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Infect Immun. 2000 Jun;68(6):3635-41.

Production of basic fibroblast growth factor and interleukin 6 by human smooth muscle cells following infection with Chlamydia pneumoniae.

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Institute of Medical Microbiology, Friedrich Schiller University of Jena, D-07740 Jena, Germany.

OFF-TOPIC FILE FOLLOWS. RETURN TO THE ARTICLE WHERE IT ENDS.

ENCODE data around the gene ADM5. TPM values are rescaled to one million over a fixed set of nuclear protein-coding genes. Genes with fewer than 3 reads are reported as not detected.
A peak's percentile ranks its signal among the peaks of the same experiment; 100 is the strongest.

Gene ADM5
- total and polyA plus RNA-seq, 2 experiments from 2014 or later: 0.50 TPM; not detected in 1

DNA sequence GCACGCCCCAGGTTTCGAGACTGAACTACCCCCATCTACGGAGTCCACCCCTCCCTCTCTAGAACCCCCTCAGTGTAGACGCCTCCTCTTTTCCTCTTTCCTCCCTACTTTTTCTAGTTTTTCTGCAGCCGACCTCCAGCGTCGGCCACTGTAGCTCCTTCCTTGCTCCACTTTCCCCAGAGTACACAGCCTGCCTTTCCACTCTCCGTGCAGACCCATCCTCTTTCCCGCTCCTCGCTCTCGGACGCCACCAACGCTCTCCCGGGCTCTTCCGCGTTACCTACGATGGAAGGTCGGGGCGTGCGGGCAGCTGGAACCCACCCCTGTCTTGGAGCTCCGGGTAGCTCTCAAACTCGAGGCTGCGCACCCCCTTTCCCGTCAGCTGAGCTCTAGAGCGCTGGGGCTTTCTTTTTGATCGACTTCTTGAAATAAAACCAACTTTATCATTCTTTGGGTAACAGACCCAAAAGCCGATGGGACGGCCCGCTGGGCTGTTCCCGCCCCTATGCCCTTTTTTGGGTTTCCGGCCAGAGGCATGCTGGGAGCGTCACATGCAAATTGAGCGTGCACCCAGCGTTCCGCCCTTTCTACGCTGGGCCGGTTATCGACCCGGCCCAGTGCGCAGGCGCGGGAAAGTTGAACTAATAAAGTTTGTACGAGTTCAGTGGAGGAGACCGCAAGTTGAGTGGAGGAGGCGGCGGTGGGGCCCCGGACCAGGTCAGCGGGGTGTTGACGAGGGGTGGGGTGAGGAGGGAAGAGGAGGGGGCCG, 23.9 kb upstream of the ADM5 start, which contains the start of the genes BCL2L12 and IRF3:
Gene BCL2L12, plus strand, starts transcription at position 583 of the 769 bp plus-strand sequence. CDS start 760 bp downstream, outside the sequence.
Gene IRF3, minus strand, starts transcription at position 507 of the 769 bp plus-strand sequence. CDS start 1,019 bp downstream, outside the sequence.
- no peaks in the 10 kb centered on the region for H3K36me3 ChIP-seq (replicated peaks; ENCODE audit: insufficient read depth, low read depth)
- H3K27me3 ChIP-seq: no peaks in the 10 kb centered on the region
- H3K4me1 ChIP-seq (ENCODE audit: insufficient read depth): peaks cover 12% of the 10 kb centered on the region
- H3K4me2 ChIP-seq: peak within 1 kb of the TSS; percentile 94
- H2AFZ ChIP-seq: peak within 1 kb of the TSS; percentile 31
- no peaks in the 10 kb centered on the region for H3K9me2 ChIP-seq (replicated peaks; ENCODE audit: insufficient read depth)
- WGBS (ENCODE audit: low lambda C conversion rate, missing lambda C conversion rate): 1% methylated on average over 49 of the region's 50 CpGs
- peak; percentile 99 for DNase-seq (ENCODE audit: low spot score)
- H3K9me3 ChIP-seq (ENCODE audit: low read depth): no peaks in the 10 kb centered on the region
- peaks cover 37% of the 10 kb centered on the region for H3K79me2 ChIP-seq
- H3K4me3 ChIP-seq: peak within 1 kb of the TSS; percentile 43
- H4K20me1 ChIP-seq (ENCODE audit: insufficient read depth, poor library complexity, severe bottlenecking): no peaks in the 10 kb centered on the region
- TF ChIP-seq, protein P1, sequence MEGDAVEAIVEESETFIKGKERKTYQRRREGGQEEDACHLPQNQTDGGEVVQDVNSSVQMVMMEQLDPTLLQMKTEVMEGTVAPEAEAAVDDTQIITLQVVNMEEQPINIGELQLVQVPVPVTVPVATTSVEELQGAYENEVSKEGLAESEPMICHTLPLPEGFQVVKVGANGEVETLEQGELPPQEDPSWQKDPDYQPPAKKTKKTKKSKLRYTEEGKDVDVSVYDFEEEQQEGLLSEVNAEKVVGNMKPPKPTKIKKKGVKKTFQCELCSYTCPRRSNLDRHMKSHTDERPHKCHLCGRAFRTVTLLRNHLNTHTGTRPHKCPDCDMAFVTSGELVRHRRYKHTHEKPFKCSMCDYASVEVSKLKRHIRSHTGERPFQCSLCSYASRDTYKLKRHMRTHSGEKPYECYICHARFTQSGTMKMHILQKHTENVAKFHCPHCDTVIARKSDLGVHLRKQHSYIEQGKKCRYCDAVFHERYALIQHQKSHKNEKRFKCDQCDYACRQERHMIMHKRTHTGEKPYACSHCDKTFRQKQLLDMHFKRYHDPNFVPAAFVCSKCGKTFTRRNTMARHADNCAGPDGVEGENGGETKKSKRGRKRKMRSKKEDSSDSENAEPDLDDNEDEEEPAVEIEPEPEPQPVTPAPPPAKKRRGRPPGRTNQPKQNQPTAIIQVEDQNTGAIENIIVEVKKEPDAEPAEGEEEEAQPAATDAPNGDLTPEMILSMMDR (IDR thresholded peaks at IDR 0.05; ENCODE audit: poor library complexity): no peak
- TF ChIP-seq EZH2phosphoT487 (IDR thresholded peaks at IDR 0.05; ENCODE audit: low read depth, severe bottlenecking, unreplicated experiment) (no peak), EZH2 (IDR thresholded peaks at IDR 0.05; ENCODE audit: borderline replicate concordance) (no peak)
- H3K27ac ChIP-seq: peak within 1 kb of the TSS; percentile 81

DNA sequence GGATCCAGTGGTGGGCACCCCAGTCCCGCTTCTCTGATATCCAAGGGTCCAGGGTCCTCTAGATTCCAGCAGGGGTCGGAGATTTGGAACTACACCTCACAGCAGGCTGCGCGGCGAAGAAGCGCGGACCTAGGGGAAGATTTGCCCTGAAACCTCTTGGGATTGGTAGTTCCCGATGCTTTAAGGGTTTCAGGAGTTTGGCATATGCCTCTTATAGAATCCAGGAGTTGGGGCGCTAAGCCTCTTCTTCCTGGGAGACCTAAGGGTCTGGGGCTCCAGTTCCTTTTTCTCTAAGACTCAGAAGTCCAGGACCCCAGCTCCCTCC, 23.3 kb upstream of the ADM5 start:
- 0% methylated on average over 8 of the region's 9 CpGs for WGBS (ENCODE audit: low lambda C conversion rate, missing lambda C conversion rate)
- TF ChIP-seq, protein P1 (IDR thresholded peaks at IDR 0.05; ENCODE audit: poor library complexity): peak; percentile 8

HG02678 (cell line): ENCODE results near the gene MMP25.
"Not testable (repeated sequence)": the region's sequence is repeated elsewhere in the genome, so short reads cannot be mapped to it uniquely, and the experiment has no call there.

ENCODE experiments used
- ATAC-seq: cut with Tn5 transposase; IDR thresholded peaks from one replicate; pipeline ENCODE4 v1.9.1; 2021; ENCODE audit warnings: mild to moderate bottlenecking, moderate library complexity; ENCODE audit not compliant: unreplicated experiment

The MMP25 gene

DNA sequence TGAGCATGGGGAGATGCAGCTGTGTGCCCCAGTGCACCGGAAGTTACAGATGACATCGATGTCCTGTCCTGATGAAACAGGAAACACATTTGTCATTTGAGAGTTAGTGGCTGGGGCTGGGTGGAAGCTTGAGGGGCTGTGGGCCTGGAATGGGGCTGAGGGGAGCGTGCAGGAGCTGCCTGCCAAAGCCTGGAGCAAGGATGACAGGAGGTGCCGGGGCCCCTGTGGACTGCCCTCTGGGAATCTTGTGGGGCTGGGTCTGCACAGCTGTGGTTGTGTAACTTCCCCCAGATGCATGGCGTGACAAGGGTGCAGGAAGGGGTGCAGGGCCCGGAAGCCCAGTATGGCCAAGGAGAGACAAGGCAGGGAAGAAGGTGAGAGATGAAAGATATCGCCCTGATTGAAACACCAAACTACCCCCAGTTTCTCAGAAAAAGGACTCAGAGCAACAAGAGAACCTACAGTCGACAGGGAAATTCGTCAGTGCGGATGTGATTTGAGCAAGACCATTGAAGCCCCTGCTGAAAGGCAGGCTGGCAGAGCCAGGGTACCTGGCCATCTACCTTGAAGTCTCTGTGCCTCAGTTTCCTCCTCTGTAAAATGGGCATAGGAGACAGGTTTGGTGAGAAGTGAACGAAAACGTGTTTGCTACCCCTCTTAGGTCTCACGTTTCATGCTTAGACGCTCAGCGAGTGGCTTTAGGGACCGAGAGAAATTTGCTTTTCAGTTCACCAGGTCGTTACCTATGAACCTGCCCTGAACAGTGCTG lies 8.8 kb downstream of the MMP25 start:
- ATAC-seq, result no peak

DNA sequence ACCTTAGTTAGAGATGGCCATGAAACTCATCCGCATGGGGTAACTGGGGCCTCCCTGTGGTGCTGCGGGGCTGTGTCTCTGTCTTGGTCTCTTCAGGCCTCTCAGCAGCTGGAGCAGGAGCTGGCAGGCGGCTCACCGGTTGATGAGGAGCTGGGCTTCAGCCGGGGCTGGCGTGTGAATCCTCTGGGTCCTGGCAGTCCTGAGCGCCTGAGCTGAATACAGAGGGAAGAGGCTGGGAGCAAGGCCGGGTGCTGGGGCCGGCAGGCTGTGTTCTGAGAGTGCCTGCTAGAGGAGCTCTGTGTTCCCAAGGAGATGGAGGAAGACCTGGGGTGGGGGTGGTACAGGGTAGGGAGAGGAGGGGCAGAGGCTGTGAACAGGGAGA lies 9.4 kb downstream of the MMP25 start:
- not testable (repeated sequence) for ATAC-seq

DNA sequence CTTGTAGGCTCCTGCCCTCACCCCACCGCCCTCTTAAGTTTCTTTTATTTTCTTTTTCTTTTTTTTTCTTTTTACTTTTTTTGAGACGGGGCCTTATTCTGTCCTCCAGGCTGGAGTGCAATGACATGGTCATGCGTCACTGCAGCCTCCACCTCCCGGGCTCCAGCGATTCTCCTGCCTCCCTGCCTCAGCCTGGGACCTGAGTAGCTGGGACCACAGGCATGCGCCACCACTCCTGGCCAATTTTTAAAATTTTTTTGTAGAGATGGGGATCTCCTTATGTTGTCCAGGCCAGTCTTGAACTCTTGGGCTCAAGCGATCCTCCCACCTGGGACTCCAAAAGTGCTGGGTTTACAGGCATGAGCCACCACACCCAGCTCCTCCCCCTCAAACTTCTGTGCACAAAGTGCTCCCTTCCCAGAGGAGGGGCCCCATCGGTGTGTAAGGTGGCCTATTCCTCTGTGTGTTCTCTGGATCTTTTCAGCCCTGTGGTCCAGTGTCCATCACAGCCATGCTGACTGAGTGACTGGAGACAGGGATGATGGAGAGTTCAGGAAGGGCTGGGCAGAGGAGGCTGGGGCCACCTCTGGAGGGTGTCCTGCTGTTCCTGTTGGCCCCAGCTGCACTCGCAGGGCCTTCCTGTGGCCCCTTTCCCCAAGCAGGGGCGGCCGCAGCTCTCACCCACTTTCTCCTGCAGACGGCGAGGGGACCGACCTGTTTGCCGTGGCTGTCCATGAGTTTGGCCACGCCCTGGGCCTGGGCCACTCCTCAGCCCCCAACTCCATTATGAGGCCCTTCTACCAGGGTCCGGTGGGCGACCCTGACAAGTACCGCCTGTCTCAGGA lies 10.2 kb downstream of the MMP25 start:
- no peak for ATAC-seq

Chlamydia pneumoniae infection has been associated with asthma and atherosclerosis. Smooth muscle cells represent host cells for chlamydiae during chronic infection. In this study we demonstrated that C. pneumoniae infection of human smooth muscle cells in vitro increased production of interleukin 6 (IL-6) and basic fibroblast growth factor (bFGF) as shown by reverse transcription-PCR, immunoblotting, and enzyme-linked immunosorbent assay. In contrast, levels of platelet-derived growth factor A-chain mRNA were not affected after infection. The stimulation of bFGF and IL-6 production was most effective when viable chlamydiae were used as inoculum. Furthermore, inhibition of bacterial protein synthesis with chloramphenicol prevented up-regulation of IL-6 and bFGF in infected cells. Addition of IL-6 antibody to infected cultures diminished bFGF expression, indicating involvement of produced IL-6. These findings suggest that chlamydial infection of smooth muscle cells elicits a cytokine response that may contribute to structural remodeling of the airway wall in chronic asthma and to fibrous plaque formation in atherosclerosis.

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